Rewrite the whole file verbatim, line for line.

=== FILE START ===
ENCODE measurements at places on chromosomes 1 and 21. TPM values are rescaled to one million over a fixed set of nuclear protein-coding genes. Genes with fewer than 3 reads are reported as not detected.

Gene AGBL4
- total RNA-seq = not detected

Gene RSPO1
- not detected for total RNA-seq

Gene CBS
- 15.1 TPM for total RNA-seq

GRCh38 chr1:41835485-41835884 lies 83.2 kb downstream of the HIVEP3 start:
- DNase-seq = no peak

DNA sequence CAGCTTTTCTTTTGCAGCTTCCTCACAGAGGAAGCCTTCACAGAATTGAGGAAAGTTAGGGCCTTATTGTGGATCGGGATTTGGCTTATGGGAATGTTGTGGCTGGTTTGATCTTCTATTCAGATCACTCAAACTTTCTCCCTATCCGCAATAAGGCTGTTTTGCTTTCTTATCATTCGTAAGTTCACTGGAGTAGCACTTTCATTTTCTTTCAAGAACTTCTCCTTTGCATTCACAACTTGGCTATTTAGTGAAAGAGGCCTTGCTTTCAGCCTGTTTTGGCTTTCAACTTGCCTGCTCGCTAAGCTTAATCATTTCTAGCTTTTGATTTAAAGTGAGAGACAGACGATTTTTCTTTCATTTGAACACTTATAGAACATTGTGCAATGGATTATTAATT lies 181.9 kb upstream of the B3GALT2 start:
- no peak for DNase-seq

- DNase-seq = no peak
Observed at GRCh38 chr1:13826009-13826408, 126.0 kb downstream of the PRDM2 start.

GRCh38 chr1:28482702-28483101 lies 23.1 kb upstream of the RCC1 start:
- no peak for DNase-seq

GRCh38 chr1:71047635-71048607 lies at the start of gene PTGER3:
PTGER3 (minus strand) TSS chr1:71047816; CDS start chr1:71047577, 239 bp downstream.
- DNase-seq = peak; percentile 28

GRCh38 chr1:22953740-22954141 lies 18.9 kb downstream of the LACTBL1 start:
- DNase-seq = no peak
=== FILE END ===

ENCODE measurements at places on chromosomes 1 and 21. TPM values are rescaled to one million over a fixed set of nuclear protein-coding genes. Genes with fewer than 3 reads are reported as not detected.

Gene AGBL4
- total RNA-seq = not detected

Gene RSPO1
- not detected for total RNA-seq

Gene CBS
- 15.1 TPM for total RNA-seq

GRCh38 chr1:41835485-41835884 lies 83.2 kb downstream of the HIVEP3 start:
- DNase-seq = no peak

DNA sequence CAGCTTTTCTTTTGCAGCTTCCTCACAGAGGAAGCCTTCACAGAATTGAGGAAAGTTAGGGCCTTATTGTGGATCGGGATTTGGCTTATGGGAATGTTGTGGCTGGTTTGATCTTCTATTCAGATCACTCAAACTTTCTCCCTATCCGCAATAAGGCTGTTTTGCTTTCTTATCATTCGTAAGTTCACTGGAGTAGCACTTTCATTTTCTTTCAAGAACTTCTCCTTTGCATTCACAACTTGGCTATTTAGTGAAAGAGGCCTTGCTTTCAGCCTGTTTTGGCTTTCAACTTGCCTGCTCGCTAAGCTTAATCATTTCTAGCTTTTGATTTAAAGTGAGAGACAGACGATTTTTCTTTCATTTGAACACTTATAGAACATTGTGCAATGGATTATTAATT lies 181.9 kb upstream of the B3GALT2 start:
- no peak for DNase-seq

- DNase-seq = no peak
Observed at GRCh38 chr1:13826009-13826408, 126.0 kb downstream of the PRDM2 start.

GRCh38 chr1:28482702-28483101 lies 23.1 kb upstream of the RCC1 start:
- no peak for DNase-seq

GRCh38 chr1:71047635-71048607 lies at the start of gene PTGER3:
PTGER3 (minus strand) TSS chr1:71047816; CDS start chr1:71047577, 239 bp downstream.
- DNase-seq = peak; percentile 28

GRCh38 chr1:22953740-22954141 lies 18.9 kb downstream of the LACTBL1 start:
- DNase-seq = no peak